At Sprout, we’ve always worked to raise awareness about the dangers that endocrine disrupting chemicals (EDCs) can have on our developing children. Scientists are still identifying these chemicals in our environment and in our products. A recent report even found that prenatal exposure to EDCs in personal care products can speed up puberty in girls (read our article on the report).
Studies continue to show proof that exposures to EDCs are associated with human diseases and disabilities. Even more alarming is the fact that endocrine disrupting chemicals are harmful to human health at extremely low doses.
What’s an extremely low dose? How small are we talking about?
Studies have discussed seeing effects at levels of 1 part per billion, or even 1 part per trillion. But how much is that? What does that mean? Here are a few examples to help you picture it.
|1 Part Per Billion is:
||1 Part Per Trillion is:
Warnings of the Harms of EDCs came in 2009 and 2015
The Endocrine Society put out two papers on this subject, the first in 2009, then another in 2015. Their Scientific Statement on Endocrine-Disrupting Chemicals warns how exposures to EDCs in both animals and humans, especially during development, may lay the foundations for disease later in life.
Evidence of EDC harm at low doses
An EWG investigation into atrazine (a heavily-used weed killer sprayed primarily on corn) revealed the harm that can result from very low doses of harmful chemicals. Atrazine is an EDC that can affect both animals and humans. It disrupts hormones and harms the developing fetus. (It can even turn developing male frogs into egg-laying females.) The paper describes studies of pregnant women who drank water contaminated with atrazine. They were more likely to have premature or low-birth-weight babies which increases the risk of health problems later in life, including breathing problems, developmental delays, and cardiovascular disease. Atrazine in drinking water is regulated by federal law, but these harmful effects have been seen at levels lower than the federal limit of 3 parts per billion.
In utero, a mouse gets hormones from his mother, makes some himself, AND he gets some from his neighbors. The sex of his neighbors influences his development. When he is located between two males, he gets just a little more testosterone. How much more? Less than 1 part per trillion. (1 part per billion is 1 drop in an Olympic-size pool, 1 part per trillion is 1000 times smaller than that!) And this small amount of testosterone can alter the size of his genitals and even his fertility as an adult. Extremely small changes in testosterone at critical periods can cause significant changes in development. Read more in our article, Stealth Chemicals: A Talk by Dr. Shanna Swan of the Children’s Environmental Health Center.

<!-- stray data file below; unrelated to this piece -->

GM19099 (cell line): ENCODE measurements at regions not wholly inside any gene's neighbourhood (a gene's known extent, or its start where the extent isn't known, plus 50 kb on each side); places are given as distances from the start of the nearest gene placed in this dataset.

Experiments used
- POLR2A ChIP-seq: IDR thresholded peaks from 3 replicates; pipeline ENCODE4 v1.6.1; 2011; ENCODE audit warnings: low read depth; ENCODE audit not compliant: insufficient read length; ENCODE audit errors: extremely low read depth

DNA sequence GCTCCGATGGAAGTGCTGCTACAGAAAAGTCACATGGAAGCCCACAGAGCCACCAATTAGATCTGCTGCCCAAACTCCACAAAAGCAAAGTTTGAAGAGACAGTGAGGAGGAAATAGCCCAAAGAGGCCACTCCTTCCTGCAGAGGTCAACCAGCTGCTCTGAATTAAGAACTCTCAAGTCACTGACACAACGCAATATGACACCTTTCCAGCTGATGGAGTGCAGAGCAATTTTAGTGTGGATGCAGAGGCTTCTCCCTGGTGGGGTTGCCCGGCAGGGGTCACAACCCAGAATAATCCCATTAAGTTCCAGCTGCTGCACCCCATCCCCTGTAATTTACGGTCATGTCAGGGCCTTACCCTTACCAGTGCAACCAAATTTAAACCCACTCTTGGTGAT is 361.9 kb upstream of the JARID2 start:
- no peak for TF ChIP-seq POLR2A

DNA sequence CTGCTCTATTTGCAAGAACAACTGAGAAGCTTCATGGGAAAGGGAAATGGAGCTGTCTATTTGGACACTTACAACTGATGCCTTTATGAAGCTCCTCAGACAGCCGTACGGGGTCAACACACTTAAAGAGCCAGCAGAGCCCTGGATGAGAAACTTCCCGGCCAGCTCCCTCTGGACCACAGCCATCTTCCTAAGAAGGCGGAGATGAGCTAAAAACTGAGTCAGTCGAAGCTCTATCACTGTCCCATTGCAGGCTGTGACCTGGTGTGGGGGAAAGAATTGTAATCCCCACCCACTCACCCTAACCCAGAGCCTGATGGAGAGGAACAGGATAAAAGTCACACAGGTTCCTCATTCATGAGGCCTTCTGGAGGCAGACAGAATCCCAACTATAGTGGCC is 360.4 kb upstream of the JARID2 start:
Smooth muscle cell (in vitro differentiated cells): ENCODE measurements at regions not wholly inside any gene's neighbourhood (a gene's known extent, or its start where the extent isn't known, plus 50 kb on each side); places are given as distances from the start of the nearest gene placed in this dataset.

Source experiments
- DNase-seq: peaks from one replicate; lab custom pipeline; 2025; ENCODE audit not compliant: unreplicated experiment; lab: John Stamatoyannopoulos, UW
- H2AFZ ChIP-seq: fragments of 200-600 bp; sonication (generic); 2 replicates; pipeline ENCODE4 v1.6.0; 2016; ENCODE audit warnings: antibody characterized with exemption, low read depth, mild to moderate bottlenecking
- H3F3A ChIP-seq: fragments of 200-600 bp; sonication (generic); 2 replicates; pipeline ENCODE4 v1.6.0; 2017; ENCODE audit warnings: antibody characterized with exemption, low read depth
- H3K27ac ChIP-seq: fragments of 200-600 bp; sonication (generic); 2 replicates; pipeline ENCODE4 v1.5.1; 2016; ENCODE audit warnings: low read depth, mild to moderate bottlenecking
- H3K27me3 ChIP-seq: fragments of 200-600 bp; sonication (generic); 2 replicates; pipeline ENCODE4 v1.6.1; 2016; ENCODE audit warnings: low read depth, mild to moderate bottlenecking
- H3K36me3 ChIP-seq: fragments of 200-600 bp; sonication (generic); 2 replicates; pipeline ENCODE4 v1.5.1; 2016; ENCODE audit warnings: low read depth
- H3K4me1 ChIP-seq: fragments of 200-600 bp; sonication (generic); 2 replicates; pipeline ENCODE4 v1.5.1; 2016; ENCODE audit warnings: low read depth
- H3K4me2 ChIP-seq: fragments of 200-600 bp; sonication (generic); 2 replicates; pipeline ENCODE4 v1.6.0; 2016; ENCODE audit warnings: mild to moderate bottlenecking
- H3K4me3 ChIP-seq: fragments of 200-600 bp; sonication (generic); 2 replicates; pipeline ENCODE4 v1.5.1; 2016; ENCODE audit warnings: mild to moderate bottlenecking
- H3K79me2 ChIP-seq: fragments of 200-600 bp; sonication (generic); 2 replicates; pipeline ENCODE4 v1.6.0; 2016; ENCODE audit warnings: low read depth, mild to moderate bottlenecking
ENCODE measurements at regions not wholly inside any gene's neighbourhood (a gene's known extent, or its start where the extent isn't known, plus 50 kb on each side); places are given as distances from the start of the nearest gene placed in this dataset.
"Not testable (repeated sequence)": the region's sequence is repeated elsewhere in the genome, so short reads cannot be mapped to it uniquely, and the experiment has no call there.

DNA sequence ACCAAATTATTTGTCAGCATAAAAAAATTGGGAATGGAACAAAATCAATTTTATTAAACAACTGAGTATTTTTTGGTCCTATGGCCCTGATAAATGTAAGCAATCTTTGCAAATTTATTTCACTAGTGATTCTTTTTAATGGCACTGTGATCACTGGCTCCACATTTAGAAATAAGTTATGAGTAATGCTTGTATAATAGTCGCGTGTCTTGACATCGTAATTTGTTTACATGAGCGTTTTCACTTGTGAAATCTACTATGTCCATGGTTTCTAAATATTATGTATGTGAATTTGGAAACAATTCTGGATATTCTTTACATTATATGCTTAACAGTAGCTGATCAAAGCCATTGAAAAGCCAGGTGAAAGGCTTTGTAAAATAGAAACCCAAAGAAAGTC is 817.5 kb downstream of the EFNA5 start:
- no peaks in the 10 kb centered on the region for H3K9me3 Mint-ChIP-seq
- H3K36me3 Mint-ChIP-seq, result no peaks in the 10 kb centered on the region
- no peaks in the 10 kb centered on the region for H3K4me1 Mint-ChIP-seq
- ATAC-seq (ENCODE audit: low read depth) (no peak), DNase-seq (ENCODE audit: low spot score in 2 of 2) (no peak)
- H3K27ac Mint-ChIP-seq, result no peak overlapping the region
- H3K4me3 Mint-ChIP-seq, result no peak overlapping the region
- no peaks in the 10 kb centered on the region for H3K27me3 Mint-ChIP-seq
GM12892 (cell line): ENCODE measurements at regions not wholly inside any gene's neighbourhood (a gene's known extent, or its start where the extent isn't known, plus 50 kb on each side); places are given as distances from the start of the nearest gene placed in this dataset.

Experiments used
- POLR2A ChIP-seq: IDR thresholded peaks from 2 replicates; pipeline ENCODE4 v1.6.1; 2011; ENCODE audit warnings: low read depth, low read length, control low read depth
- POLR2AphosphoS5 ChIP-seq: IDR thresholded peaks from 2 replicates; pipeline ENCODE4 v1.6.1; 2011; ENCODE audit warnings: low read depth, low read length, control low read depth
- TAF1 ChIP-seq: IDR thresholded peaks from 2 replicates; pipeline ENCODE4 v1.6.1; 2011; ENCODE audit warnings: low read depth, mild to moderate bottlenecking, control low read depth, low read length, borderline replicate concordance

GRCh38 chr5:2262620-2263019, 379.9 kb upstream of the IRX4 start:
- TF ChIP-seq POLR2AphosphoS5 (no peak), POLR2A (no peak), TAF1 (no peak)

Study by The National Center for Biotechnology Information
The NCBI study, Hormones and endocrine-disrupting chemicals: low-dose effects tells us that, “For decades, studies of endocrine-disrupting chemicals (EDCs) have challenged traditional concepts in toxicology, in particular the dogma of ‘the dose makes the poison,’ because EDCs can have effects at low doses that are not predicted by effects at higher doses.”
- BPA at rate of under 400 g/kg has shown a negative effect in people on the prostate, mammary gland, brain development and behavior, reproduction, immune systems.
- Methyl paraben—used as a preservative in personal care—was found to have estrogenic effects at less than 1000 mg/kg in the uterine tissue organization of animals.
- Triclosan—an antibacterial agent still in many toothpastes—showed estrogenic activity at less than 12 mg/kg causing an altered uterine response in animals.
Why understanding the dosage of endocrine disrupting chemicals is so important
One example is thyroid function in pregnant women. The NCBI report states that even small deficits in circulating thyroid hormone in pregnant women can cause cognitive deficits in their children. Thyroid hormone in developing children is essential, so identifying the dose at which these events occur is critical.
There are several biological reasons why hormones can be affected at such low doses. Even slight changes in hormone concentration can generate significant changes in the human body.
A report out of Tufts University (When the dose doesn’t make the poison: low dose effects & endocrine disrupting chemicals) analyzed medical research papers and identified at least 28 chemicals with low dose effects. This is a big increase in the number of known chemicals with low dose effects compared to the 4 chemicals that were found in a 2002 study.
More studies and better oversight needed
Many EDCs have not been tested at low doses. Fundamental changes in chemical testing and safety determination are needed to better understand how to predict these changes, limit our exposure, and protect ourselves and our children.
Clearly more research is needed to identify EDC’s and their harmful effects at low doses. The best practice is to avoid contact with EDC’s whenever possible. Sprout San Francisco, is dedicated to providing products are that are safe, organic, and free from harmful chemicals.